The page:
Over the past six months I have been working with Flutter and Firebase to develop a framework for a cloud connected interactive smartphone expérience.
The app delivers virtual objects into the user’s real-world space with AR. The user searches and collects virtual objects over time. Each find unveils new interactivity, for example an object may be examined, pressed, dialled or looked through.
This functionality is inspired by the choose your own adventure books and text based games for home computers I played incessantly as a child growing up in the eighties. An era that witnessed the blossoming of interactive text through which the reader becomes entwined within the narrative thus experiencing the medium through their own agency within it.
While traditional books are interpretative with a static linear route from start to finish, interactive books allow for a story to unfold in different ways based on the reader’s input.
Furthermore, with computer driven narrative, the text production becomes dynamic. Espen Aarseth, a pioneering figure in computer narrative studies, popularized the term ‘cybertext’ to differentiate machine generated dynamic text from other forms. Describing the phenomenological feel of cybertext as “constantly reminded of inaccessible strategies and paths not taken, voices not heard” (Aarseth, 1997 p.3)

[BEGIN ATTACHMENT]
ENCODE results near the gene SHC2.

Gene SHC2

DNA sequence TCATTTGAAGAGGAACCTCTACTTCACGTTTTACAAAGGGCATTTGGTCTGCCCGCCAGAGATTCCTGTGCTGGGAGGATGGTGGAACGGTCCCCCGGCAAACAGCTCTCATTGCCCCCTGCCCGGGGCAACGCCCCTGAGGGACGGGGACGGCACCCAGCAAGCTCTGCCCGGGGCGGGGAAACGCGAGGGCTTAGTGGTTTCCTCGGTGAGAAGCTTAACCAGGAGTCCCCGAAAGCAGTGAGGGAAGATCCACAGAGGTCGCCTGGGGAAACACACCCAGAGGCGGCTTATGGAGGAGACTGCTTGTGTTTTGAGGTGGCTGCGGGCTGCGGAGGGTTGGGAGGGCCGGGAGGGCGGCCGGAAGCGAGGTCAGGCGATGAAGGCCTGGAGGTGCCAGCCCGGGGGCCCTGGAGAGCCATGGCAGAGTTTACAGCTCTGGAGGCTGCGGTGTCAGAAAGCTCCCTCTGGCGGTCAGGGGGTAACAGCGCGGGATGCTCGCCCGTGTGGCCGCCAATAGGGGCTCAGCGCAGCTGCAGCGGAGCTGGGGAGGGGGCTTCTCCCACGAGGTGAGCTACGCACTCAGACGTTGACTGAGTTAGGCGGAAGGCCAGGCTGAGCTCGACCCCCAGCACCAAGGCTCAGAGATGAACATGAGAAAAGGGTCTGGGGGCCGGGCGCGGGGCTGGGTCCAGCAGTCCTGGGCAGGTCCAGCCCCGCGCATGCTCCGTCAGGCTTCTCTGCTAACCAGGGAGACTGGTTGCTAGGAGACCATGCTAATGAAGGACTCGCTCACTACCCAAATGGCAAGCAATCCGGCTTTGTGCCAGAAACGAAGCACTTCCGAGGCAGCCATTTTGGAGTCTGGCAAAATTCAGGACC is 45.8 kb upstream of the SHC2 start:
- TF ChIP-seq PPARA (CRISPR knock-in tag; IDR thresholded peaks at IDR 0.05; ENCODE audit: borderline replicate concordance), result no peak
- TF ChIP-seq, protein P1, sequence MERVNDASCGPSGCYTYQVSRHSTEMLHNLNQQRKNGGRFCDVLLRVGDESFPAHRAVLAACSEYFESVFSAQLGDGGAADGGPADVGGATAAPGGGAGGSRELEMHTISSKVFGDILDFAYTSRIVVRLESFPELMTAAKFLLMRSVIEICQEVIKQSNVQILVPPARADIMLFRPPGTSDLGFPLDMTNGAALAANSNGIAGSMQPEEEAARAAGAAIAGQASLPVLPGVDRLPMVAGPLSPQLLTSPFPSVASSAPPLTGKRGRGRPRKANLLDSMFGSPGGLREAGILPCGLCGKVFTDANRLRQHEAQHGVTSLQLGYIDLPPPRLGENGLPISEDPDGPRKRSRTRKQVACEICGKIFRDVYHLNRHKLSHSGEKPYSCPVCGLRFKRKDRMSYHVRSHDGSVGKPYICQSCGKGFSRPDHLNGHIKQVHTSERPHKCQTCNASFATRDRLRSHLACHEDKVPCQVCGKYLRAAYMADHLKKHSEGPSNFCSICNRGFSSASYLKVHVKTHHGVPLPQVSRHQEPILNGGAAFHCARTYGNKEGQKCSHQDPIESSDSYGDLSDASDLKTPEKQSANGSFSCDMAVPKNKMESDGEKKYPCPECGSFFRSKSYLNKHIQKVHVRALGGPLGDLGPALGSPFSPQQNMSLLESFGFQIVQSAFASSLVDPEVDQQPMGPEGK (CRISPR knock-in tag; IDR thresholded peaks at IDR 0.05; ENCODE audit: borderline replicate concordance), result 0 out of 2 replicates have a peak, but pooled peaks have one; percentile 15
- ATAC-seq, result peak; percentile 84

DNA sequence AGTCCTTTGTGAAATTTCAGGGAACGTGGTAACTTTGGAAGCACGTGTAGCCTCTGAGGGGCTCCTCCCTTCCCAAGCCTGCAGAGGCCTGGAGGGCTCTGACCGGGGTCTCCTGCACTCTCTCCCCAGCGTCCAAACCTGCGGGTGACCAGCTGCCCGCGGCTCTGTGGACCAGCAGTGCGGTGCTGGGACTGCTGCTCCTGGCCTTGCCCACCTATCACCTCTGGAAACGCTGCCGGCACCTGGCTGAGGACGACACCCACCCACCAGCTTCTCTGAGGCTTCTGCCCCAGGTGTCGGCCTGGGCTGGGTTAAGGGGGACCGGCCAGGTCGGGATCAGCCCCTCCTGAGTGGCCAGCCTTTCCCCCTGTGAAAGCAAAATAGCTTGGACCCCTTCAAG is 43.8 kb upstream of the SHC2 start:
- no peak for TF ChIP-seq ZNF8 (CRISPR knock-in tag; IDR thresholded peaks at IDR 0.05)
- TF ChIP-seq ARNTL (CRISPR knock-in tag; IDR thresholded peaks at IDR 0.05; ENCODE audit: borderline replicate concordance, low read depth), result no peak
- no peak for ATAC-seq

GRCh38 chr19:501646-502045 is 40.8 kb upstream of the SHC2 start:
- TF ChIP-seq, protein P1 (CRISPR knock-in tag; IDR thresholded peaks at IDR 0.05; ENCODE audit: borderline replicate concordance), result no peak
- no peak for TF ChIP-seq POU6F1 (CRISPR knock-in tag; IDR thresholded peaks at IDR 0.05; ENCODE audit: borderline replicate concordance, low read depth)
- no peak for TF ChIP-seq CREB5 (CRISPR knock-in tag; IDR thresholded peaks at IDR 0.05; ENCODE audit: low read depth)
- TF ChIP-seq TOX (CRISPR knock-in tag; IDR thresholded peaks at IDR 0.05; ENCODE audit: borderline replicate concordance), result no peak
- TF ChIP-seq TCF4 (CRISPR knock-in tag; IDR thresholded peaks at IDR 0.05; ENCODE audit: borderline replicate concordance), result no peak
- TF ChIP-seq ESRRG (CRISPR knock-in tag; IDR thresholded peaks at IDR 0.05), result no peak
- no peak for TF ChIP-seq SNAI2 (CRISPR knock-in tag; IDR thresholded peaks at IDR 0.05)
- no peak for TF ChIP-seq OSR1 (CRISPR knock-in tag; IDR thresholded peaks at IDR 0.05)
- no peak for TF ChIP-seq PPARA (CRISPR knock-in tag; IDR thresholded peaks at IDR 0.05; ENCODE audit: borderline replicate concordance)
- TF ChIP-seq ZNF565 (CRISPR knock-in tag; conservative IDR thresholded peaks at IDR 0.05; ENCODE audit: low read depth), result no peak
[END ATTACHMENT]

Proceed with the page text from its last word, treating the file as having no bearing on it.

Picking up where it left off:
Marie Laure Ryan, an authority in narrative studies, recognises a need to think of computer games as a distinct form of narrative, “we need to expand the catalog of narrative modalities beyond the diegetic and the dramatic, by adding a phenomenological category tailor-made for games.” Because classic literary narratology does not account for the experience of computer games. (Ryan, 2001)
Douglas Brown, an expert in game theory and design, notes, in his 2015 thesis, that computer games requires wilful engagement: “Since generally refusing to use agency is tantamount to not reading the text at all, this fundamental interac tivity of gaming makes the gamer something other than an audience.” (Brown, 2012, p.12)”
My research in this area has led me to examine the nature of game narrative in the mobile computer setting whereby real-world spaces fuse with the phenomenological character of cybertextual narrative.
This technical experimentation and theoretical research has driven the development of Noirscape, a film-noir themed mobile app game in which the participant engages with time bleeds (a metaphor in line with the app’s Noir crime genre) where fictional artefacts bleed through the porous boundary of a fictional past and real present, across virtual and real space.
For the app, I developed a black & white vignette AR filter to further blur the boundary between what is fiction and what is real. The virtual artefacts cast convincing shadow and reflect light inside the real-world space. The user composes a scene and then saves a snapshot which serves as a unique piece of Noirscape narrative.